Why 2009 may be most startling verdict since 1977
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While the Congress had improved its tally to 145, an improvement of 31 seats over its worst-ever performance in 1999, its vote share actually fell by 1.9 percentage points between the two elections. Barring the National Front of 1989 and the United Front of 1996, no other party or alliance had come to power at the Centre with such a small share of the popular vote. Compared to the 35.88 per cent of the NDA, the UPA secured a tiny lead of half a percentage point at 36.53.
The difference in vote share between the Congress and BJP was 4.28 percentage points in 2004 — the Congress got 26.44 per cent and the BJP 22.16 per cent.
Verdict 2009 is more like the verdicts of 1977 and 1980. Like them, it is startling. But unlike the 2004 verdict, it is clear. The winner, Congress, has notched an estimated 10 percentage point lead over the loser, BJP.
Since the 1990s, a theme of Indian politics has been the decline of the two main national parties, Congress and BJP, and the ascendance of regional players. In the run-up to this election, it was widely predicted that the Big Two would become less decisive to the final outcome than ever before.
The 2009 results defy that expectation in at least two ways: One, the Congress's 2009 tally is the highest won by either the Congress or BJP at the Centre since 1991. Also, the combined vote share of the Congress and BJP, that had plunged from 56.68 per cent in 1991 to 48.16 in 2004, has again risen above the 50 per cent mark in 2009.
Conventional wisdom has it that the Congress does better in the rural areas while the BJP bests the Congress in the urban vote. This understanding was first dented by the 2004 results in which the Congress-led UPA won most of the big cities. According to CSDS data, of the 74 urban seats in the country, the UPA won 35 while the NDA won 21.
This trend reversal has been accentuated in the 2009 elections — the Congress-led alliance has swept Mumbai, Delhi, Chennai, Kolkata — indicating that a genuine shift in the support base of the major players is taking place.
It used to be said that the road to Delhi passes through UP. But in the last decade and a half, national politics has pursued a trajectory that is separate from UP.
The old adage may be coming true again. The Congress-led alliance's big win in 2009 at Centre runs alongside the stunning u-turn the party's fortunes have taken in UP, a state in which it had been virtually knocked out of the reckoning since it lost power in 1989.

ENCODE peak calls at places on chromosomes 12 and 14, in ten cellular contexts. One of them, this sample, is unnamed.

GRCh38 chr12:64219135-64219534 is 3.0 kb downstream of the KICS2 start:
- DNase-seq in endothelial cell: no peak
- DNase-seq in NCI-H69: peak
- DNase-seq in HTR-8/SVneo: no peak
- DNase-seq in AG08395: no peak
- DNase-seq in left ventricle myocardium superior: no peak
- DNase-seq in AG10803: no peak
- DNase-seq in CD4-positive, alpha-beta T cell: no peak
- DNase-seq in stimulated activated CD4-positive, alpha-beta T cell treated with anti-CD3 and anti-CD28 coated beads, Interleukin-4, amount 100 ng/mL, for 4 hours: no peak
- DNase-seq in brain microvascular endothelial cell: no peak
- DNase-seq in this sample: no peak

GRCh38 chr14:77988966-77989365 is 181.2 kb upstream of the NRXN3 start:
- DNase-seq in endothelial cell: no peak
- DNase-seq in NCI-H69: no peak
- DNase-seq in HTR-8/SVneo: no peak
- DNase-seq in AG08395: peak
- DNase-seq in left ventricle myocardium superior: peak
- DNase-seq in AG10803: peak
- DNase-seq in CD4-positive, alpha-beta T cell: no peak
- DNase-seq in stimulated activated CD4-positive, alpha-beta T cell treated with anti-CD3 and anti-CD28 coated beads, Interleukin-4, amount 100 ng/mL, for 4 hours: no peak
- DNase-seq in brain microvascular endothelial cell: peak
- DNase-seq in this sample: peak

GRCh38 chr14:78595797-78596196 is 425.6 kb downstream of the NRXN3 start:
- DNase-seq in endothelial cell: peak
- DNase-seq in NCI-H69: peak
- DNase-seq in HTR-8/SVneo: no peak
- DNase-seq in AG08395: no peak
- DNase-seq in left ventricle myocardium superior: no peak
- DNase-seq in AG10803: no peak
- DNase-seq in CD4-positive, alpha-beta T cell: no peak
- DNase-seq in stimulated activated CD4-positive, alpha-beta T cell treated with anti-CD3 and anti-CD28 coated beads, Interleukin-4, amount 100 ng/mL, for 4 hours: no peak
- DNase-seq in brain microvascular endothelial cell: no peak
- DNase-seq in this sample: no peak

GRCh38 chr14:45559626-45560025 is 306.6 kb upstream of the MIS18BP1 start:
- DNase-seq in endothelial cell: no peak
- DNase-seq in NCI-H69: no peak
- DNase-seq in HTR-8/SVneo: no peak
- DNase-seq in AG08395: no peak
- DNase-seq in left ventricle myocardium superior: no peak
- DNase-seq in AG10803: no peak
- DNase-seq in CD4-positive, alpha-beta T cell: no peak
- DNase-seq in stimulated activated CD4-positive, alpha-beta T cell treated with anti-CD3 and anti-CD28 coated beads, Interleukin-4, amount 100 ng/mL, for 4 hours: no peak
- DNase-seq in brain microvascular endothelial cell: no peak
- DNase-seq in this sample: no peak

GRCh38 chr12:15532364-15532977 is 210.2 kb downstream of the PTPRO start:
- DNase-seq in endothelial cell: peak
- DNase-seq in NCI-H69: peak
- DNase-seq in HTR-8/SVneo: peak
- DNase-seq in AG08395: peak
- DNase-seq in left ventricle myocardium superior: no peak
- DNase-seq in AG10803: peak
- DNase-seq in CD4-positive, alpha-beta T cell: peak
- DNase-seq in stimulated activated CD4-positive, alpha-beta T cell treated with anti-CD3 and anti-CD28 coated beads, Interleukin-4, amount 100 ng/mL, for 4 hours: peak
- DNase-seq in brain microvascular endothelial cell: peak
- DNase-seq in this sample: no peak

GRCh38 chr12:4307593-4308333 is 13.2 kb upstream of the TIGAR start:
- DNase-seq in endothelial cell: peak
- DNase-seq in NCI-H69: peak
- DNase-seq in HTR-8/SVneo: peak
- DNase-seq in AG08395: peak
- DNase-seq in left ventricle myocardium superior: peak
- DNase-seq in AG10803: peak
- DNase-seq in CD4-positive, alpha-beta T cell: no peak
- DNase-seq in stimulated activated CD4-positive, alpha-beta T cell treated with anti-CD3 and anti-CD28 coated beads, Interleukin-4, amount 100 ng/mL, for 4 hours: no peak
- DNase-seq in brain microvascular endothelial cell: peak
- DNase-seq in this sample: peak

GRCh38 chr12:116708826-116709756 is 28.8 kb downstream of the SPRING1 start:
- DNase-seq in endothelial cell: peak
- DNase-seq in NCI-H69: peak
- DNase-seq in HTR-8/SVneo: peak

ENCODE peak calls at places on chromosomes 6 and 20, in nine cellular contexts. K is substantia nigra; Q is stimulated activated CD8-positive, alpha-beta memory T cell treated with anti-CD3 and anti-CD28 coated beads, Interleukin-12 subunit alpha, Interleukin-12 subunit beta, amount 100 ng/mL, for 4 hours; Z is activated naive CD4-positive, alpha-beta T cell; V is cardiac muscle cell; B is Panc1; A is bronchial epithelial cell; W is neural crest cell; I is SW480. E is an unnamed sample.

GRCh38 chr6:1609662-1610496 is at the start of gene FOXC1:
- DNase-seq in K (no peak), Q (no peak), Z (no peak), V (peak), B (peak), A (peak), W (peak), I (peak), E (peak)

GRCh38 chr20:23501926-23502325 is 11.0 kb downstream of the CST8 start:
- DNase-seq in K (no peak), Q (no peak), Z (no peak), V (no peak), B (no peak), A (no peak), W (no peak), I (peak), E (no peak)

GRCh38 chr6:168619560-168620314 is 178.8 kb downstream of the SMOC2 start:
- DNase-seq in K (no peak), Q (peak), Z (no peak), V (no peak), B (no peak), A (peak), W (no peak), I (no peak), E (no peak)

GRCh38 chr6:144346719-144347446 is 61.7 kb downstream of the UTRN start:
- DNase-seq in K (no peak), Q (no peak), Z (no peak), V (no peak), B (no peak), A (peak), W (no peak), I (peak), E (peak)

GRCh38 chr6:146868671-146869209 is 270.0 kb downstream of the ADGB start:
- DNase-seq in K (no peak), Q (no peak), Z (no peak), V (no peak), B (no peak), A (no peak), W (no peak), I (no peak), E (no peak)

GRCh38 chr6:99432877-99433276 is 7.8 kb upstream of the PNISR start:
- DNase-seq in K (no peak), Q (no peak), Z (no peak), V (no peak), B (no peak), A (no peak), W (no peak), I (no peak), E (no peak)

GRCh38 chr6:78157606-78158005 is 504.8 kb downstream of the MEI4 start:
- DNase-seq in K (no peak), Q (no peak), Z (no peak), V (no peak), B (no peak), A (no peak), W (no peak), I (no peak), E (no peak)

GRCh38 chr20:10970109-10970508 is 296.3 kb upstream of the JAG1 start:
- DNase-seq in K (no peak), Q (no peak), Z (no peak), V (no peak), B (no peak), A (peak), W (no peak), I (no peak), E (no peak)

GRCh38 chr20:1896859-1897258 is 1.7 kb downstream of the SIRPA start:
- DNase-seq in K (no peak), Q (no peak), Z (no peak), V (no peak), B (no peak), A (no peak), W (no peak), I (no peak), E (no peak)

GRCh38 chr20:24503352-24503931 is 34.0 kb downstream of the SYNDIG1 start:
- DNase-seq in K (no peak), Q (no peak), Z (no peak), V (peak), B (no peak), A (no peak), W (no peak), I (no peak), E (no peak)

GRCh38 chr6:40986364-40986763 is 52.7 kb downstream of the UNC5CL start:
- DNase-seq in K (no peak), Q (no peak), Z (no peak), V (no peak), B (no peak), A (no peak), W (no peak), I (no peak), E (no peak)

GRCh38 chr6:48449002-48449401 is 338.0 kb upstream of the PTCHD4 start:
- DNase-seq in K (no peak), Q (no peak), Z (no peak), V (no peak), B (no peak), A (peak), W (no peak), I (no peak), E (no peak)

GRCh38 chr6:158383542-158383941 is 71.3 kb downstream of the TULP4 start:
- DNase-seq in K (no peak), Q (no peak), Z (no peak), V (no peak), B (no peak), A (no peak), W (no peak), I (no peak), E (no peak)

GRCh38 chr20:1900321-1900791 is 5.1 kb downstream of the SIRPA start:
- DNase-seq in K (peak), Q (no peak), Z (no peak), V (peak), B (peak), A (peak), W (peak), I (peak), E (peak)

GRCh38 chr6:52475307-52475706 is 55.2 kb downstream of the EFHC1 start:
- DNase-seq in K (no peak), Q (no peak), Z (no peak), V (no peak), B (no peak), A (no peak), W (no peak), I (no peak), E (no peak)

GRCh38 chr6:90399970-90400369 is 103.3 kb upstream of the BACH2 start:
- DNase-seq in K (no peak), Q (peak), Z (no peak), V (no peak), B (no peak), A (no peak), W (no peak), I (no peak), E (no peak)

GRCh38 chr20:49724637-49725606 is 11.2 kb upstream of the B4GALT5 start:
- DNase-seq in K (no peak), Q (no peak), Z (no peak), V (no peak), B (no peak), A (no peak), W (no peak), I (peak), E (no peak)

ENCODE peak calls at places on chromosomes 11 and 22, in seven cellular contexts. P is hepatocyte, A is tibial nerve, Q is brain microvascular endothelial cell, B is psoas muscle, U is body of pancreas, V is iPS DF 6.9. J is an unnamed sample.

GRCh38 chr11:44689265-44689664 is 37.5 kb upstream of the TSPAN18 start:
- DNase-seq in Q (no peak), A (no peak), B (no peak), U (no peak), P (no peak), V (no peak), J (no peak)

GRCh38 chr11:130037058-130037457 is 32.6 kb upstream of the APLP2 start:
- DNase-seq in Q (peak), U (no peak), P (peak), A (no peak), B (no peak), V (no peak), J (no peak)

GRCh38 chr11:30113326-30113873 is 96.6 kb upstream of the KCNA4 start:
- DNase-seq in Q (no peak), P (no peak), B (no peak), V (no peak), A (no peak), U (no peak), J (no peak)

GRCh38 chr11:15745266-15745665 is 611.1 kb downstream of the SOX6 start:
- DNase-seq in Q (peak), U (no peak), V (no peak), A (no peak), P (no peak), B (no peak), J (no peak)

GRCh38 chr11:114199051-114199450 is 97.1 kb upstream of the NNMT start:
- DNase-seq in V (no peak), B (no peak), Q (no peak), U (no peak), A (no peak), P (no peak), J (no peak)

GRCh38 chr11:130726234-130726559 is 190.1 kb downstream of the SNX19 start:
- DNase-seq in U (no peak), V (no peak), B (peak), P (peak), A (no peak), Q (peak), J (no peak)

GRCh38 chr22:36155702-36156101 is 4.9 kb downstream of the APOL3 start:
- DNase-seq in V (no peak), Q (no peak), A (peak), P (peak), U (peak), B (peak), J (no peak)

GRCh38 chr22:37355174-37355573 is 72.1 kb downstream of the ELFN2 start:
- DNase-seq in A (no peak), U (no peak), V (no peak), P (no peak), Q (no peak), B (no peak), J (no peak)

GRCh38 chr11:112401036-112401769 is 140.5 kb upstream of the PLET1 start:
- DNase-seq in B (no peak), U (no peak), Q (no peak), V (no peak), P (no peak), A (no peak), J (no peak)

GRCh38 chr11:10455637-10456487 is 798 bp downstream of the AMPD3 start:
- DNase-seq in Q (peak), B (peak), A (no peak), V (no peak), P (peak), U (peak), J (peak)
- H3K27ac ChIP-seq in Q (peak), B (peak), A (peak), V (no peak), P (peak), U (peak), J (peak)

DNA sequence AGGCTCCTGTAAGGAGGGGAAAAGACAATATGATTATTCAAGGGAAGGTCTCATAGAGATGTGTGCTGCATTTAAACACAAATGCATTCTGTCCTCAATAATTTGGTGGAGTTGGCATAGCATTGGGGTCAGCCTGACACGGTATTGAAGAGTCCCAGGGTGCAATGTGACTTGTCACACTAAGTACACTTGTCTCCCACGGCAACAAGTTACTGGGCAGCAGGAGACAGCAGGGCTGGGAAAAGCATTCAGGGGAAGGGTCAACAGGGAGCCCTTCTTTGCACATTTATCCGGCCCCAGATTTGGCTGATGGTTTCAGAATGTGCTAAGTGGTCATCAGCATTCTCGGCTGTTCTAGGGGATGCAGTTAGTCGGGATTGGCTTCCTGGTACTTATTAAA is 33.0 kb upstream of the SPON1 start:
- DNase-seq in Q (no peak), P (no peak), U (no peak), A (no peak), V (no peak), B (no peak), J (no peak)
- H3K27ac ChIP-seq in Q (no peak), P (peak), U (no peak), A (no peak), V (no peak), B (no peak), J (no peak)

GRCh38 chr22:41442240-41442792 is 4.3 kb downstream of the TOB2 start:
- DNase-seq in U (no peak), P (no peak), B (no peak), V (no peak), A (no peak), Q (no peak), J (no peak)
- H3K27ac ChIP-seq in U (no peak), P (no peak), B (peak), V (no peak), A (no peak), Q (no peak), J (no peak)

Ever since the collapse of Congress dominance in 1989, the state of Uttar Pradesh became the site for the unfolding of three national-level political projects. Majorities were sought to be cobbled through Mandir, Mandal, and 'social engineering' BSP-style. The 2009 results indicate that all three projects may have been exhausted or domesticated or both.
In successive elections in UP, a sharp seat-vote disproportionality — a structural feature of the first-past-the-post system — has been on display. For instance, in 1991, the BJP got 31.5 per cent of the vote and 221 seats. In the next election in 1993, the BJP improved its vote share to 33.3 per cent but its seats came down to 177. The party further improved its vote share to 33.9 in 1996 and further reduced its seats to 175. More recently, in 2007, Mayawati got only 30.4 per cent of the vote, yet won 206 seats, an absolute majority.
For the first time after 1991, the Congress performance shows a congruence in seat and vote shares. The party has doubled both in UP since the last parliamentary election in 2004.
The Left has hit a historic low. Its best ever performance in the 2004 LS polls has been undone by its worst-ever performance now since 1977.
Lalu Prasad Yadav's RJD has posted its worst-ever performance, with its tally being lower than the previous low of 1999. Also, for the first time the erstwhile king of Bihar, and torchbearer of Mandal politics in the country's north, is likely to be out of power both in the state and at the Centre. If the Congress offers him a Cabinet berth, it will be more as graceful acknowledgement of past loyalty than tribute to his power to dictate terms.
Ever since the fracturing of the polity after the collapse of Congress dominance in the 1990s, decisive verdicts have been associated with emotive issues. Yet, Campaign 2009, shorn of any emotive charge, has delivered a scintillating national verdict.
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